Partner Profile: Rapid Prototyping In Nantucket

Nantucket Public Schools started their partnership with Envision Learning Partners last summer. In their first year, they started rapid prototyping their Vision of a Graduate, with engaging conversations around values, traits, and skills. Rubric creation followed next focusing as a whole faculty on what their students learn, how they learn it, and how they demonstrate that learning. In the near future, ELP will assist the team at Nantucket in creating high-quality performance assessments. A team from Nantucket will be visiting California in the late Spring to see students defending their learning.

Students, with the help of first responders, learned to collar and board patients.  This class, Allied Nursing and Health, is one of our vocational offerings that helps introduce students to career options in one of our community’s top employers.

Our work so far with Envision Learning Partners has helped us begin so many important conversations about what we value and what we want for our students at Nantucket High School.  Along with changes in curriculum and state testing, our school size and population has changed dramatically in the past eight years.  As the only high school on the island, it is so important for us to think about our vision of the graduate and how we can be sure we are assessing students’ learning in a meaningful way.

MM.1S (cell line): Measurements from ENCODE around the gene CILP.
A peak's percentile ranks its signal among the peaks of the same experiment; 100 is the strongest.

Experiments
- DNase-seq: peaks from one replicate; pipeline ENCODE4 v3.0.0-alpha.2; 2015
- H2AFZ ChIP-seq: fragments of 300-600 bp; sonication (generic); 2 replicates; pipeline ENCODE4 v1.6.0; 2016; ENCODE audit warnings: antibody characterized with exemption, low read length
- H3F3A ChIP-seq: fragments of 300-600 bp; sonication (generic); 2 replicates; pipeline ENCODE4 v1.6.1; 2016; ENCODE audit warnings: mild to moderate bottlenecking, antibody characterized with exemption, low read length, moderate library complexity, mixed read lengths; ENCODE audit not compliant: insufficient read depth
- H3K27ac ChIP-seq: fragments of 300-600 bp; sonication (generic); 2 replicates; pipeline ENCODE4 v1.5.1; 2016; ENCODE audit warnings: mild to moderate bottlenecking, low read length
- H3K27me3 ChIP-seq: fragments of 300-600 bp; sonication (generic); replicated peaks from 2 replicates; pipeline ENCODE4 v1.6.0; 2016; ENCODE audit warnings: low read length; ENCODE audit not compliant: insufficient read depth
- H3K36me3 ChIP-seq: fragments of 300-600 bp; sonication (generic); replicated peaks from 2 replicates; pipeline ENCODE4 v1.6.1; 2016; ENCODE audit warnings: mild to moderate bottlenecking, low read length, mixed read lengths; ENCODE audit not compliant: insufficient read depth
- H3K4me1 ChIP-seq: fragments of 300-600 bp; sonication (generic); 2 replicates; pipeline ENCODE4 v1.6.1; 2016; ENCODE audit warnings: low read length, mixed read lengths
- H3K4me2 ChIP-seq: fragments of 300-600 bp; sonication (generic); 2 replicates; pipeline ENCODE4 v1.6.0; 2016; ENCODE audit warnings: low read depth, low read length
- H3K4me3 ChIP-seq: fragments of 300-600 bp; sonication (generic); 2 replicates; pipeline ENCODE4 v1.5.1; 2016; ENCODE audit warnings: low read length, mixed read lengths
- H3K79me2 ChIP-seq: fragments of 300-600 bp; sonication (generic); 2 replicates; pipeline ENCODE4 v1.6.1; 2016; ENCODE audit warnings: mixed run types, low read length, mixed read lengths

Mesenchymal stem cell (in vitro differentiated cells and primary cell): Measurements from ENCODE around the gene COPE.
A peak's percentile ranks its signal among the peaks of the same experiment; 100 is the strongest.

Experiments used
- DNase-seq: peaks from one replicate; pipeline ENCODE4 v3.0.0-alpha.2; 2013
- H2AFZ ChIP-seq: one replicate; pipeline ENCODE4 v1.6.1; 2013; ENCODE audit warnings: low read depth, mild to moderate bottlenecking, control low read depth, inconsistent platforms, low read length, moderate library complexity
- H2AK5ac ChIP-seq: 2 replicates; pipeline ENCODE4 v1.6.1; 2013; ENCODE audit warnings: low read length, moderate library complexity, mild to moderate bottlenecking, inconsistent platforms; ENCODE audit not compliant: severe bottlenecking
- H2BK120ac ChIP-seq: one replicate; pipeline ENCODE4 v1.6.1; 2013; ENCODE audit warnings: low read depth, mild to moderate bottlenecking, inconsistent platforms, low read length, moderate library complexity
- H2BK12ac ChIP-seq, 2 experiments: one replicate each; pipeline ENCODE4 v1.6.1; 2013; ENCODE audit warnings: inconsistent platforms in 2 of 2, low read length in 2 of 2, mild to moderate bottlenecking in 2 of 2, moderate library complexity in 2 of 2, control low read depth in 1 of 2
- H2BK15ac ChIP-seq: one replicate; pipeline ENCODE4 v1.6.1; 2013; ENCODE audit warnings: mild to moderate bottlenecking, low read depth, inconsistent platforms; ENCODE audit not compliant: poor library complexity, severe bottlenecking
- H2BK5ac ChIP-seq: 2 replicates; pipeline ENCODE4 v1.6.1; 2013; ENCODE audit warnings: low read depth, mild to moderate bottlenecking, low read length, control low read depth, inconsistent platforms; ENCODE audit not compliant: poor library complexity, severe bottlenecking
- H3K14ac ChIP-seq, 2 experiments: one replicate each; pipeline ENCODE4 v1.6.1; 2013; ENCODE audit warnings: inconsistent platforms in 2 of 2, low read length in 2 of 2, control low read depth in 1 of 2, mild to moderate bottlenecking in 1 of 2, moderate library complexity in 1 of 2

A display in the ceramics room highlights how ceramics, and the arts, help to nurture the innovation and creativity valued in students.

We opened the school year with rapid prototyping our vision of a graduate, facilitated by our Envision partners. Much of our work focused on meaningful (and sometimes frustrating) conversations about values, traits, and skills. Are they teach-able? learn-able? practice-able? measure-able? Transfer-able? We focused on what skills we are already teaching and assessing and how. It took some time, but we got to a place where everyone was comfortable with a draft vision.

Once we had a draft vision, we began the process of creating rubrics that would assess the skills we identified as important for all students to have. Once again, our conversations were messy and frustrating at times, but we found ourselves focusing, for the first time in a long time as a whole faculty, on what our students learn, how they learn it, and how they demonstrate that learning. The rubric creation was a transformative moment for us because the true nature of the transferability of the skills we chose and the different ways our students could demonstrate them really made sense.

Students in auto repair work together on servicing a car’s brakes. This class again introduces students to vocational options, as well as valuable life skills.

At this point, we are poised for the next stage in our journey with Envision, creating high quality performance assessments. Many of us are already thinking about our assessments on an individual classroom level as a result of these conversations. Two faculty members are looking forward to visiting a partner school engaged in a portfolio defense this May in Los Angeles, in the hope that we can bring elements of that system to our own school.

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